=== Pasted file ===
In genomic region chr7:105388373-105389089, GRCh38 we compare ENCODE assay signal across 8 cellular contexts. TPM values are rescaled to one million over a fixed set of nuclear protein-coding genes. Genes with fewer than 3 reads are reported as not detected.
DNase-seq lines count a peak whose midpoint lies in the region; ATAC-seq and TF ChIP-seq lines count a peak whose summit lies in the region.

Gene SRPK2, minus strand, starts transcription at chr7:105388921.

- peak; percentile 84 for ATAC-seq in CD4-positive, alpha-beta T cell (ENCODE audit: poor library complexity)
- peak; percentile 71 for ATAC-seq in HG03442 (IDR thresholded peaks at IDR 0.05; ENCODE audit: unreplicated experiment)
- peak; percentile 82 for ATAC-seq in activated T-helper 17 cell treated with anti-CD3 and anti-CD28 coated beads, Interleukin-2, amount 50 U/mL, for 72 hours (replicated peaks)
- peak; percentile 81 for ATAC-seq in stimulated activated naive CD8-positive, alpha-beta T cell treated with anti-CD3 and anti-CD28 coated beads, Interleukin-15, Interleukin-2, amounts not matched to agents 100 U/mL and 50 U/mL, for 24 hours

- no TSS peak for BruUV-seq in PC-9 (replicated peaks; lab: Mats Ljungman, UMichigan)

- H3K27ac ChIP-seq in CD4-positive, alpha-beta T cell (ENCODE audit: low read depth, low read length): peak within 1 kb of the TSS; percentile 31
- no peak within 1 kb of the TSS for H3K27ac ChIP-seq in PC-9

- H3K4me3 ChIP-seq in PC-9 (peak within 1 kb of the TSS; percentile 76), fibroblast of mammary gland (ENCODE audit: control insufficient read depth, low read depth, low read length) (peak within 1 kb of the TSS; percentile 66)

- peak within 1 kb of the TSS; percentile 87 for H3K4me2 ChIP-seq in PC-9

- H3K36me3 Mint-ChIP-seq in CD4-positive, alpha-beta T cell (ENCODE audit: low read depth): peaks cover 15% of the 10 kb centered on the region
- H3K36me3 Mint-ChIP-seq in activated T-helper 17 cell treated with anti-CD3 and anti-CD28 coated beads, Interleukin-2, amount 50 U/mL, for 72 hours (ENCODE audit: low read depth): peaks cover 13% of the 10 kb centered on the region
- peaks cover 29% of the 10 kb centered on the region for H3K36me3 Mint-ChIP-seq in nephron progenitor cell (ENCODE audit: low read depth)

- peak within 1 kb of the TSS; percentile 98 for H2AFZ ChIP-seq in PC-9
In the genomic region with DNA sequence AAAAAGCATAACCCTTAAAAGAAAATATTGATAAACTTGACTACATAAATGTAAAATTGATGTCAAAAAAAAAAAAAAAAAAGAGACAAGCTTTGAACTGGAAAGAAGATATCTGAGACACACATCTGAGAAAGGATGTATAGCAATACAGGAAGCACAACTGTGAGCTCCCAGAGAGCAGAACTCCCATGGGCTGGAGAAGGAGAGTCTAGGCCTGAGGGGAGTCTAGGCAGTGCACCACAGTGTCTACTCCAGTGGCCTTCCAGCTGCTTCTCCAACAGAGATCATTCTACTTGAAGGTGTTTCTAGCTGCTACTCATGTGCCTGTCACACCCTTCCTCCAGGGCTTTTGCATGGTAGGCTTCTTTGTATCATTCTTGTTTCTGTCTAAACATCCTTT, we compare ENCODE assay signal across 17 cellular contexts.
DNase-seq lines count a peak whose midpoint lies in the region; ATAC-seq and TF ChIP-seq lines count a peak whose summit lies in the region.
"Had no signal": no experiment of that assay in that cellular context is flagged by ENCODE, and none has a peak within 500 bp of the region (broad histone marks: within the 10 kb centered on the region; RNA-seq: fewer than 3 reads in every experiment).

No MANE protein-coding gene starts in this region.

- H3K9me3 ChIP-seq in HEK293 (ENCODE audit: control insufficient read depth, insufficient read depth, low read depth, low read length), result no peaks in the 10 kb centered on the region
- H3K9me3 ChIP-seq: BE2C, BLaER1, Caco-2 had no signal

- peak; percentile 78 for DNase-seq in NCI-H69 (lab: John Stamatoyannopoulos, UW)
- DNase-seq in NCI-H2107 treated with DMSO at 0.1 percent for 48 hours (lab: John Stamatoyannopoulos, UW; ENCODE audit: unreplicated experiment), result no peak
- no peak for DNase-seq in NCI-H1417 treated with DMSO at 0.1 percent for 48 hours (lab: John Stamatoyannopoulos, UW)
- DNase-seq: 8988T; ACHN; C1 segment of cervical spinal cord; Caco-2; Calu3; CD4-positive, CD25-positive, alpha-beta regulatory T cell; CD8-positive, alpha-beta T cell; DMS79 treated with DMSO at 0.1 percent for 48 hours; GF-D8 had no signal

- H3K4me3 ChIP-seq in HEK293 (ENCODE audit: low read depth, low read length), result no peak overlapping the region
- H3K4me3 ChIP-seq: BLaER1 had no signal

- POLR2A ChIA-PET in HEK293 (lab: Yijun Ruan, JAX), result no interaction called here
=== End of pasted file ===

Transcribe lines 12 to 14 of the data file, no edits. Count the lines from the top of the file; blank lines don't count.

- peak within 1 kb of the TSS; percentile 87 for H3K4me2 ChIP-seq in PC-9

- H3K36me3 Mint-ChIP-seq in CD4-positive, alpha-beta T cell (ENCODE audit: low read depth): peaks cover 15% of the 10 kb centered on the region
- H3K36me3 Mint-ChIP-seq in activated T-helper 17 cell treated with anti-CD3 and anti-CD28 coated beads, Interleukin-2, amount 50 U/mL, for 72 hours (ENCODE audit: low read depth): peaks cover 13% of the 10 kb centered on the region